Figure 1b), and thus low in energy, the sheer endless bombardment of transients upon a
transceiver presents a serious challenge to its internal protection cells.
ESD
0
10
20
30
40
50
Time - ns
60
70
80
1.0
0.9
0.8
0.7
0.6
0.5
0.4
0.3
0.2
0.1
0
VOUT / VOUT- peak
1.0
0.9
0.8
0.7
0.6
0.5
0.4
0.3
0.2
0.1
0
VOUT / VOUT-peak
IOUT / IOUT-peak
The Surge test is the most severe test of all as it simulates switching transients caused by
lightning. The transients produced by a surge generator are approximately 1000-times longer
than ESD or Burst transients. Additionally, the generator’s low source impedance allows for high
surge currents at high voltages, thus representing a high-energy pulse. Due to its high-energy
content, a test sequence commonly consists of five positive and five negative surge pulses with a
time interval between pulses of one minute or less.
Burst
0
10
20
30
40
50
60
70
80
90
100
1.0
0.9
0.8
0.7
0.6
0.5
0.4
0.3
0.2
0.1
0
Surge
0
10
Time - ns
20
30
40
50
Time - μs
Figure 1. Examples of an ESD (left), a Burst (middle), and a Surge Pulse (right)
1
60
70
80
Note: Currents and voltages are normalized. For absolute values refer to the actual standard.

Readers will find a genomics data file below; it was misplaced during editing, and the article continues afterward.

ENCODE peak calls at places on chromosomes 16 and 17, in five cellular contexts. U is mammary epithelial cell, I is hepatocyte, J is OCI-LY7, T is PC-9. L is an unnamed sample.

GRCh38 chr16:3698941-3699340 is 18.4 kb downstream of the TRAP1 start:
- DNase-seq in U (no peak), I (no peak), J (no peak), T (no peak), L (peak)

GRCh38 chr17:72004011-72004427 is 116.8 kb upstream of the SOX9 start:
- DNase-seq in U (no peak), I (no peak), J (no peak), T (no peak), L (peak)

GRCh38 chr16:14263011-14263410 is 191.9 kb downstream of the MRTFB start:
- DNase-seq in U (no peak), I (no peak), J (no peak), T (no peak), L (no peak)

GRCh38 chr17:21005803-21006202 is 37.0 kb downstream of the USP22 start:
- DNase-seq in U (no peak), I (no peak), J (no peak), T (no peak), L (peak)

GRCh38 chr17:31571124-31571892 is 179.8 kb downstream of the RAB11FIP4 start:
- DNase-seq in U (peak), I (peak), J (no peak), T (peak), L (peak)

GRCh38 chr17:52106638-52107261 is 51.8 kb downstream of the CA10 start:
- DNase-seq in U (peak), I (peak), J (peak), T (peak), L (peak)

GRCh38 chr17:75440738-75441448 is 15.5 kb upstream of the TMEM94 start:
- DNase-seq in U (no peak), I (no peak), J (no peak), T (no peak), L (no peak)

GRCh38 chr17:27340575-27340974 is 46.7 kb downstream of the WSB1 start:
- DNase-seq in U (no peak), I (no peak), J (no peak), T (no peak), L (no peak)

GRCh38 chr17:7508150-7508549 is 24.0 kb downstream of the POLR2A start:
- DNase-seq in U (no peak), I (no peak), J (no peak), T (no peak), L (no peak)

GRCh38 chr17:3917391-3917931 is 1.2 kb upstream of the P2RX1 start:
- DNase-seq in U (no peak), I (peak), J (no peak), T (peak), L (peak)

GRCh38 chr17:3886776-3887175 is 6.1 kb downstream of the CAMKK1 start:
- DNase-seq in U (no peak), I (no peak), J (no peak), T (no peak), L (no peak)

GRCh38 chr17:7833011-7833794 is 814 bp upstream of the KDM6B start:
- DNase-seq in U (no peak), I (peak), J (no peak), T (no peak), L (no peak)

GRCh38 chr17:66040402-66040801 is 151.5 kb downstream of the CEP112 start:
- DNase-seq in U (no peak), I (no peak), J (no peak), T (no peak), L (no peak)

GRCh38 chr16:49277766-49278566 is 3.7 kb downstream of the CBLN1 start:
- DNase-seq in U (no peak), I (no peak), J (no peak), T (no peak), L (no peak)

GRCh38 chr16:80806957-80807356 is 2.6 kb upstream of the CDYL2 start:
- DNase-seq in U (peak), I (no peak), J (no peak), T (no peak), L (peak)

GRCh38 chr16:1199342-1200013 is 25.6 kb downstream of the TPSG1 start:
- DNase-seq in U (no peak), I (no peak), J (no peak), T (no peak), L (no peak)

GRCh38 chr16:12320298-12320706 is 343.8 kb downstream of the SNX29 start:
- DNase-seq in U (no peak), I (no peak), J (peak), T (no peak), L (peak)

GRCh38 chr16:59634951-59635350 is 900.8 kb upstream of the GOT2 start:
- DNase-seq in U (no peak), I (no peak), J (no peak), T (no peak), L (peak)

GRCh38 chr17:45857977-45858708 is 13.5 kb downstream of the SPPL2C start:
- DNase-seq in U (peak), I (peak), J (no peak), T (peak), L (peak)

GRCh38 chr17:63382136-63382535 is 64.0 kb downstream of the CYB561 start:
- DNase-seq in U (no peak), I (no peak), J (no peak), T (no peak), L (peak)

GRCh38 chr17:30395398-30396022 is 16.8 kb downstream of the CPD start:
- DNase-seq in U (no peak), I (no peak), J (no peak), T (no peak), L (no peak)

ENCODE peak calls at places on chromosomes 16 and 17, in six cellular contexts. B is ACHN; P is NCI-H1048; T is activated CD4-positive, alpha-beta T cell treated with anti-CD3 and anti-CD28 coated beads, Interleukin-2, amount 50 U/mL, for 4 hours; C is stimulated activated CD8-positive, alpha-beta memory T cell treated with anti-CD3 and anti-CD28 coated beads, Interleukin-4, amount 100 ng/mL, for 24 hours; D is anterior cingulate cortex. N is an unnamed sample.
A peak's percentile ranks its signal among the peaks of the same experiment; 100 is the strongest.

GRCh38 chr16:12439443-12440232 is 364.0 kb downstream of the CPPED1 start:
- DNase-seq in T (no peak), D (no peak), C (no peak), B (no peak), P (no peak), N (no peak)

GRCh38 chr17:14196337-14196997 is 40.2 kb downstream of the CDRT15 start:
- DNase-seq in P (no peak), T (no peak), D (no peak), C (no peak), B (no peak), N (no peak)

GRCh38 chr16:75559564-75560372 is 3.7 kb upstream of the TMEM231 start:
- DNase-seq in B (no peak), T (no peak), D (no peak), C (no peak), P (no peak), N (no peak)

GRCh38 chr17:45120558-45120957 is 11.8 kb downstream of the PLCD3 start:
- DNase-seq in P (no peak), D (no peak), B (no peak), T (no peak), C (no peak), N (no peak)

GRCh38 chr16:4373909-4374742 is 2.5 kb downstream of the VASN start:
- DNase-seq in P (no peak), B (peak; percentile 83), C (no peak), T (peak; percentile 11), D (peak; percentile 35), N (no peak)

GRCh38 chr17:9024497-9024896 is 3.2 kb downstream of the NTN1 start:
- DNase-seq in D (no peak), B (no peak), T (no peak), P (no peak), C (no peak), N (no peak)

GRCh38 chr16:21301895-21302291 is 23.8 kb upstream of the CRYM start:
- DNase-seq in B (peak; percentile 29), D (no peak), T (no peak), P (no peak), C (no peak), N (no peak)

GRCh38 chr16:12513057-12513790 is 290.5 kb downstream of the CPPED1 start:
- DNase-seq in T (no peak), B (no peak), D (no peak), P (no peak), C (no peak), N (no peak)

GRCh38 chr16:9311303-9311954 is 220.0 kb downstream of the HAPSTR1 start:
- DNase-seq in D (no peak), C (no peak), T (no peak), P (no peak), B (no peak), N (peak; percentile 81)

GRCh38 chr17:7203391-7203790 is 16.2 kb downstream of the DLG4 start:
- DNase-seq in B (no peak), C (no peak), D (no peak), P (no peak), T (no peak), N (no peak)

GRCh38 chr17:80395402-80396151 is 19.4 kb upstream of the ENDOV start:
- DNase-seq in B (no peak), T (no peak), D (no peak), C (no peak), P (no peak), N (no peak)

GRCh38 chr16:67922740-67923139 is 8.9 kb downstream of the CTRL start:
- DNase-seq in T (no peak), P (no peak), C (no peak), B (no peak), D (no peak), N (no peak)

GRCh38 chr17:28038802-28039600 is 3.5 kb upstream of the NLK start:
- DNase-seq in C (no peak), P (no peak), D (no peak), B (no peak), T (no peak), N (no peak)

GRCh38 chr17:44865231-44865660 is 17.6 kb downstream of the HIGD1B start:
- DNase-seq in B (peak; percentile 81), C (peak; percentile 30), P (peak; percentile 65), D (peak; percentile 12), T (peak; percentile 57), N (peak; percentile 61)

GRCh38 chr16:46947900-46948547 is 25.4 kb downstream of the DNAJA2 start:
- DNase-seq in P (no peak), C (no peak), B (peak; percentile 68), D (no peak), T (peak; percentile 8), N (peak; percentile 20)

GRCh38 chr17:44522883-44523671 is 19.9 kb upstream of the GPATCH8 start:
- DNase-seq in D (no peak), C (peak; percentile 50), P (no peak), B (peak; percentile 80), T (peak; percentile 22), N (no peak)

Protecting the Bus Node
Choosing industrial RS-485 cable over low-cost CAT5 or flat-band cable can eliminate the main
share of transient energy induced into the bus lines. Cables such as the Belden 3107A (Figure 2)
possess a braided shield that significantly reduces noise coupling into the signal conductors. Less
noise in the signal wires means lower transient impact on the following protection circuits.
Belden 3107A
PVC Jacket
Aluminum Foil
Polyester Tape
Foam High Density
Polyethylene
22 AWG
Tinned Copper
Signal A-B
Ground
Tinned Copper
Braid
22 AWG
Tinned Copper
Drain Wire
Figure 2. Industrial RS-485 cable with shield and drain wire
The industrial RS-485 cable shown in Figure 2 is ideal for use in single- and half-duplex data
links. This allows the use of one signal-pair as bus signal wires, and another signal-pair as
ground wire, thus lowering the inductance of the transient current return path. Further benefits are